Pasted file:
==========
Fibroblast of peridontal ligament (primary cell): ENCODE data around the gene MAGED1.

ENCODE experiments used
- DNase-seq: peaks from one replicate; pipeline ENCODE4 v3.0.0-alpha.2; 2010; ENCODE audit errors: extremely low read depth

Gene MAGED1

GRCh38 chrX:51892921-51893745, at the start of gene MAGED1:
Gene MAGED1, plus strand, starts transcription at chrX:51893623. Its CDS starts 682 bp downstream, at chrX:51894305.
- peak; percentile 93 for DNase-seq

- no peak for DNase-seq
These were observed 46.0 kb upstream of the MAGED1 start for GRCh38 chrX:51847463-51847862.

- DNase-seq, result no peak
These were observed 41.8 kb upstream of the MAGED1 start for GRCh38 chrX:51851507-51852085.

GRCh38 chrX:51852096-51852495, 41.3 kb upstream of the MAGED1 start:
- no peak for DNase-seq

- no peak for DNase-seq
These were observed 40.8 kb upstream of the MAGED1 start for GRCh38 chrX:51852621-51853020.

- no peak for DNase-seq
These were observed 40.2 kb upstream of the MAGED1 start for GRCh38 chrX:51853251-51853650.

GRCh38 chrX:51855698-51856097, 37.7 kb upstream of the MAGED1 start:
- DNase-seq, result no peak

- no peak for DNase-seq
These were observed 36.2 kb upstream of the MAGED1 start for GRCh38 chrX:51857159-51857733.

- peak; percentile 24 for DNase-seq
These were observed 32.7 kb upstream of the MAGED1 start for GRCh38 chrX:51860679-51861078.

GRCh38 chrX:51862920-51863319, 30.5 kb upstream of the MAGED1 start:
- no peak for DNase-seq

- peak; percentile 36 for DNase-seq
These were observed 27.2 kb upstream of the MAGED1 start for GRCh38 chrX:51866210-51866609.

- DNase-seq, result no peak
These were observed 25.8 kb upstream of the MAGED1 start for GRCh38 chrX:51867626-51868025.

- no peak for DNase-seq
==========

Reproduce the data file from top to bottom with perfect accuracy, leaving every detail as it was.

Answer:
Fibroblast of peridontal ligament (primary cell): ENCODE data around the gene MAGED1.

ENCODE experiments used
- DNase-seq: peaks from one replicate; pipeline ENCODE4 v3.0.0-alpha.2; 2010; ENCODE audit errors: extremely low read depth

Gene MAGED1

GRCh38 chrX:51892921-51893745, at the start of gene MAGED1:
Gene MAGED1, plus strand, starts transcription at chrX:51893623. Its CDS starts 682 bp downstream, at chrX:51894305.
- peak; percentile 93 for DNase-seq

- no peak for DNase-seq
These were observed 46.0 kb upstream of the MAGED1 start for GRCh38 chrX:51847463-51847862.

- DNase-seq, result no peak
These were observed 41.8 kb upstream of the MAGED1 start for GRCh38 chrX:51851507-51852085.

GRCh38 chrX:51852096-51852495, 41.3 kb upstream of the MAGED1 start:
- no peak for DNase-seq

- no peak for DNase-seq
These were observed 40.8 kb upstream of the MAGED1 start for GRCh38 chrX:51852621-51853020.

- no peak for DNase-seq
These were observed 40.2 kb upstream of the MAGED1 start for GRCh38 chrX:51853251-51853650.

GRCh38 chrX:51855698-51856097, 37.7 kb upstream of the MAGED1 start:
- DNase-seq, result no peak

- no peak for DNase-seq
These were observed 36.2 kb upstream of the MAGED1 start for GRCh38 chrX:51857159-51857733.

- peak; percentile 24 for DNase-seq
These were observed 32.7 kb upstream of the MAGED1 start for GRCh38 chrX:51860679-51861078.

GRCh38 chrX:51862920-51863319, 30.5 kb upstream of the MAGED1 start:
- no peak for DNase-seq

- peak; percentile 36 for DNase-seq
These were observed 27.2 kb upstream of the MAGED1 start for GRCh38 chrX:51866210-51866609.

- DNase-seq, result no peak
These were observed 25.8 kb upstream of the MAGED1 start for GRCh38 chrX:51867626-51868025.

- no peak for DNase-seq